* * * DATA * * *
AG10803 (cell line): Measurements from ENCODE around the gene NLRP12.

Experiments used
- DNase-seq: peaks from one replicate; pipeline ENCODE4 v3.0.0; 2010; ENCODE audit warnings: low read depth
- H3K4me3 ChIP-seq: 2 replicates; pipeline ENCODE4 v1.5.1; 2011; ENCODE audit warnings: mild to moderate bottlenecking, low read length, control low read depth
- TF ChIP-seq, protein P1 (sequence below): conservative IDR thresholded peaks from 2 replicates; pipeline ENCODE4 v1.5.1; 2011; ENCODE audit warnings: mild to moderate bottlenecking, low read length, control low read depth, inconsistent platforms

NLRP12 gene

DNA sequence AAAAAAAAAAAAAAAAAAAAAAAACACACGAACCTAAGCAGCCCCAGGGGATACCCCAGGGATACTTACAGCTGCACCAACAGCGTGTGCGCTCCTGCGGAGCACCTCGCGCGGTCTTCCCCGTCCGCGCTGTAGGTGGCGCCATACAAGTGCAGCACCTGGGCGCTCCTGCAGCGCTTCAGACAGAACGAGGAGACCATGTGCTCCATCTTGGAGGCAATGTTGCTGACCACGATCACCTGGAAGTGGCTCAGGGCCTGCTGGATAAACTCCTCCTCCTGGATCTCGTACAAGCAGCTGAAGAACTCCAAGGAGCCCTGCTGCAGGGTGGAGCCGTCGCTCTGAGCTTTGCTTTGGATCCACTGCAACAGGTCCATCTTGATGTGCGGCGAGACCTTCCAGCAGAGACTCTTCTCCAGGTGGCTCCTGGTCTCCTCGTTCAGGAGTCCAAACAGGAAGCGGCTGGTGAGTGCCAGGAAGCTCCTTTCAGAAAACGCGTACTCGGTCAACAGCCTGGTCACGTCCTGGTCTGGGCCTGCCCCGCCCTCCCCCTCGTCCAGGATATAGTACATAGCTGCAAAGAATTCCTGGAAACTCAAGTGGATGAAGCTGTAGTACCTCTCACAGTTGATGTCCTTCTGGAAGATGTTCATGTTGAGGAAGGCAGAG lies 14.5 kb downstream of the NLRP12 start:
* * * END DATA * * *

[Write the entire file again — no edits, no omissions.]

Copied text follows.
AG10803 (cell line): Measurements from ENCODE around the gene NLRP12.

Experiments used
- DNase-seq: peaks from one replicate; pipeline ENCODE4 v3.0.0; 2010; ENCODE audit warnings: low read depth
- H3K4me3 ChIP-seq: 2 replicates; pipeline ENCODE4 v1.5.1; 2011; ENCODE audit warnings: mild to moderate bottlenecking, low read length, control low read depth
- TF ChIP-seq, protein P1 (sequence below): conservative IDR thresholded peaks from 2 replicates; pipeline ENCODE4 v1.5.1; 2011; ENCODE audit warnings: mild to moderate bottlenecking, low read length, control low read depth, inconsistent platforms

NLRP12 gene

DNA sequence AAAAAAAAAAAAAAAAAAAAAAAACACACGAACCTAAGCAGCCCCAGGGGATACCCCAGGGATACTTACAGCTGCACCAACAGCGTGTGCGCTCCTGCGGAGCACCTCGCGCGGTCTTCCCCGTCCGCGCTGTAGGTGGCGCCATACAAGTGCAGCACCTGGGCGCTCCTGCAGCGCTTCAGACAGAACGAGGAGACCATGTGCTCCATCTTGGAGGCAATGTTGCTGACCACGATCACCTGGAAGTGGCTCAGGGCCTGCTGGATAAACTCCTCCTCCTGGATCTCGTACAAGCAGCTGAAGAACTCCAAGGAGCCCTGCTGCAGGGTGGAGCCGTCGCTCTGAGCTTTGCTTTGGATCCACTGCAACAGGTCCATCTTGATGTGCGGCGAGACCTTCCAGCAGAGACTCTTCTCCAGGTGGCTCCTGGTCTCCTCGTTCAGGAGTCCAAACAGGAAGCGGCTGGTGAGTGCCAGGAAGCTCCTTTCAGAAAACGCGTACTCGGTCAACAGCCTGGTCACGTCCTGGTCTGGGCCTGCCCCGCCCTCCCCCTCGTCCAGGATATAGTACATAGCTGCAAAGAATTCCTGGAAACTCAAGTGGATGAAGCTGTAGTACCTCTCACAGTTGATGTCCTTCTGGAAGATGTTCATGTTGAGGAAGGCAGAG lies 14.5 kb downstream of the NLRP12 start: